Read our guidelines on the presentation of your thesis
There are general requirements that apply to all theses, although their precise interpretation varies between disciplines, and the way you structure the intellectual content of your thesis is a matter for discussion between you and your supervisors. Your thesis must:
- form an integrated and coherent whole
- make a significant and original contribution to knowledge or understanding
- be based on research conducted under supervision while registered as a doctoral candidate at Victoria University of Wellington
In many disciplines, especially in the humanities and social sciences, you will be required to have a 'thesis': a particular position which you defend through sustained argument. Your thesis must be more than a straight-forward report.
In other disciplines, the coherence of your thesis will stem from an integrated research design or your attempts to test a theory or hypothesis.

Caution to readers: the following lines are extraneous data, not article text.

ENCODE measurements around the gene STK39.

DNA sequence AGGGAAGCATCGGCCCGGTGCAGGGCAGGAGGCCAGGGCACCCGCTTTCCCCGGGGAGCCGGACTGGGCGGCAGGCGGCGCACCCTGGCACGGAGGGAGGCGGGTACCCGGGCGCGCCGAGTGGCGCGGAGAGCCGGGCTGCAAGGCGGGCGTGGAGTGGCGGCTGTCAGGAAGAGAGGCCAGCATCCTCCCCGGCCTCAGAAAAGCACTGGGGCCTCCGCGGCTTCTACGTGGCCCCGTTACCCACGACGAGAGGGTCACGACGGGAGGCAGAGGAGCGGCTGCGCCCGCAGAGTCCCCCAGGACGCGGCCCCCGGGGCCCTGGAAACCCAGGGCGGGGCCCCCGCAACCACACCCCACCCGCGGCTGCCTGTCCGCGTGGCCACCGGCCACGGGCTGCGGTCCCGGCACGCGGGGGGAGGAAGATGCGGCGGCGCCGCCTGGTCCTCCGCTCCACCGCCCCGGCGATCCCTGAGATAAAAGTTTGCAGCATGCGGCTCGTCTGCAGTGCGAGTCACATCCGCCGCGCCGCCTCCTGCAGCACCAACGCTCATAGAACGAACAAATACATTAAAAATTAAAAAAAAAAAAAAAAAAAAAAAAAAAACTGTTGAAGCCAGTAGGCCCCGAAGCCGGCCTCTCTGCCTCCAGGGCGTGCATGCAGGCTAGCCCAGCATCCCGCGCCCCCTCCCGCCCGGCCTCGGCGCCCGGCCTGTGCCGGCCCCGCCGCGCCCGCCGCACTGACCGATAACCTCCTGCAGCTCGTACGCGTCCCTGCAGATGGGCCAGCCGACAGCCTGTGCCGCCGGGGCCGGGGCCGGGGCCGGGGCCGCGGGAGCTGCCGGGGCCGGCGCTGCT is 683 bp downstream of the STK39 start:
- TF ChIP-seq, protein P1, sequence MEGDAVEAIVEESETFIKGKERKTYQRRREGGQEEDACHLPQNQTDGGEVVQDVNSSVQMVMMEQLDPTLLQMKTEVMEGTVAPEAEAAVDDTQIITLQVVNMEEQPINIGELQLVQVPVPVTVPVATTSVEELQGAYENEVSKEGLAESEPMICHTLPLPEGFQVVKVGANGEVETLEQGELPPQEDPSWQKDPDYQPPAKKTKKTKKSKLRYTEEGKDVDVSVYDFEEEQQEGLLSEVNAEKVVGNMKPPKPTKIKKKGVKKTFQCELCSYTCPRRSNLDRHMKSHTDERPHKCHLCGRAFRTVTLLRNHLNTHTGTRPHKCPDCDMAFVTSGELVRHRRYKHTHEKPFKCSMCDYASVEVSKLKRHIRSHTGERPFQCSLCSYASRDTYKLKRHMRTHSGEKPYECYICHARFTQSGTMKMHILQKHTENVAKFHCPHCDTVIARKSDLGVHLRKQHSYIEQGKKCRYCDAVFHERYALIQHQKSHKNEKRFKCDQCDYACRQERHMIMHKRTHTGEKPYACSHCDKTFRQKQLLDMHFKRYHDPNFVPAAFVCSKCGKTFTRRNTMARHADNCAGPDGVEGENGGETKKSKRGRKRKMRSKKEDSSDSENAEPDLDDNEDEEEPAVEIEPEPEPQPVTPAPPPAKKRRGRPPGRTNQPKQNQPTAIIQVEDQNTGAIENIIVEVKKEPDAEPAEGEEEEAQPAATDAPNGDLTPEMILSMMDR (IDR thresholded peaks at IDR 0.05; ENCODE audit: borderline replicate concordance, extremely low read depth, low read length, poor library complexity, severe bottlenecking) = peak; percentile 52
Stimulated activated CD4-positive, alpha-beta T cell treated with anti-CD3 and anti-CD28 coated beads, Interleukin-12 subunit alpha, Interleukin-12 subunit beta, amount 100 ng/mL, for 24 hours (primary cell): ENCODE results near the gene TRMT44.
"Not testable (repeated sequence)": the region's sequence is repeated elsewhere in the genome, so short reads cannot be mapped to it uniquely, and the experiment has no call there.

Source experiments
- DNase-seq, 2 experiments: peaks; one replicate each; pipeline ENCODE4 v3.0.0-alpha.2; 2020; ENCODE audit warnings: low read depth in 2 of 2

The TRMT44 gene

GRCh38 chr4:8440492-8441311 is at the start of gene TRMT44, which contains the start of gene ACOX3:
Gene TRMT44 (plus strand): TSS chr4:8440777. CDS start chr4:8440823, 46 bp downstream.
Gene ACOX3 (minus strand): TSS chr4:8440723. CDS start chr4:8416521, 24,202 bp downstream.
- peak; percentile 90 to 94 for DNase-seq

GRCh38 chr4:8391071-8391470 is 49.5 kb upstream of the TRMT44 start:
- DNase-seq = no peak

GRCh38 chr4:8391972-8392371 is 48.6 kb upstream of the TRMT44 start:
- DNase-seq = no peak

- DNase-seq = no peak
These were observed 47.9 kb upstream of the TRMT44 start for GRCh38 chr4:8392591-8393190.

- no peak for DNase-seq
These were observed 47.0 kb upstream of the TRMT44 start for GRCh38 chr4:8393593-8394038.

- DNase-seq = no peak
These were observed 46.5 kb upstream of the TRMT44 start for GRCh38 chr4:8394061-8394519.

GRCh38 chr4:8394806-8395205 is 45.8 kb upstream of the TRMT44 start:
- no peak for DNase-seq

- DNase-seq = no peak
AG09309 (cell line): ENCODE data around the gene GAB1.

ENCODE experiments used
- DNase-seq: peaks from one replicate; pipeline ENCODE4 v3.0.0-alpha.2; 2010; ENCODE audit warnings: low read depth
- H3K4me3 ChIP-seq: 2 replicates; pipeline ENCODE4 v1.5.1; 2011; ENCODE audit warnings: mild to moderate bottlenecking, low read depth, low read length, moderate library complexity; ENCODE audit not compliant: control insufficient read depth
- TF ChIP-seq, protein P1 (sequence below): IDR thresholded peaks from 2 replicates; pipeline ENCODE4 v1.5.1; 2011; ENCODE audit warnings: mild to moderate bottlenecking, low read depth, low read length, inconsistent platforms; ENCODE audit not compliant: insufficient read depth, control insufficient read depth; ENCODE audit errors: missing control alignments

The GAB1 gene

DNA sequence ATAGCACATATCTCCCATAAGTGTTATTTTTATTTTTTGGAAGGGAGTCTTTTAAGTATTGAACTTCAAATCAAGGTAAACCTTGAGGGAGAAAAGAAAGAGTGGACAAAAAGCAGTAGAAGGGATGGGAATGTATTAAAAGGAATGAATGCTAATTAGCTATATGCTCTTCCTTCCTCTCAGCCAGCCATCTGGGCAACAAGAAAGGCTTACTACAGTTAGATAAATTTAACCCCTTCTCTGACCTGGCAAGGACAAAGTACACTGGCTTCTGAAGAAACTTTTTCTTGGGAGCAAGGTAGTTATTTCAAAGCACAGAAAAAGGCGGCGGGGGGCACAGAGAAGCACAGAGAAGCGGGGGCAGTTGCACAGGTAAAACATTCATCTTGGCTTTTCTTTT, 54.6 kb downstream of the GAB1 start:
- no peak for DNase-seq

In some cases, your thesis may be made up of a series of more or less independent research papers. Your thesis must, however, explain the relationship of these papers to one another. If you intend to include publications in your thesis familiarise yourself with the requirements outlined on the inclusion of publications page below.
According to discipline, your original contribution to knowledge may include critical, experimental, theoretical or creative components.
Nearly all candidates find that the actual writing of a thesis takes much longer than expected. The preparation of a first draft may seem the most difficult part of the work, but its transformation into the final version for submission can also be a slow process.
To make things easier for yourself, write your ideas up as you go and let your supervisor read them. The more material you have in draft form, the easier the final write-up task will be. You will also develop a style that is appropriate for a doctorate.
Remember that your supervisors are there to advise you on the writing of your thesis.